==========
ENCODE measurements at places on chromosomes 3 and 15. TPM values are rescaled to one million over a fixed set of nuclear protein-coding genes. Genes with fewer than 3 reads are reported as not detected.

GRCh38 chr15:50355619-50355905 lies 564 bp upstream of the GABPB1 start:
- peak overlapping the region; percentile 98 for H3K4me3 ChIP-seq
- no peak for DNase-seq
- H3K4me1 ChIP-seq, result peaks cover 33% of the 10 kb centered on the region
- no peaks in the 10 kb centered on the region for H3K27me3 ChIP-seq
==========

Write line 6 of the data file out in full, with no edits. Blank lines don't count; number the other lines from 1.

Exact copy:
- no peaks in the 10 kb centered on the region for H3K27me3 ChIP-seq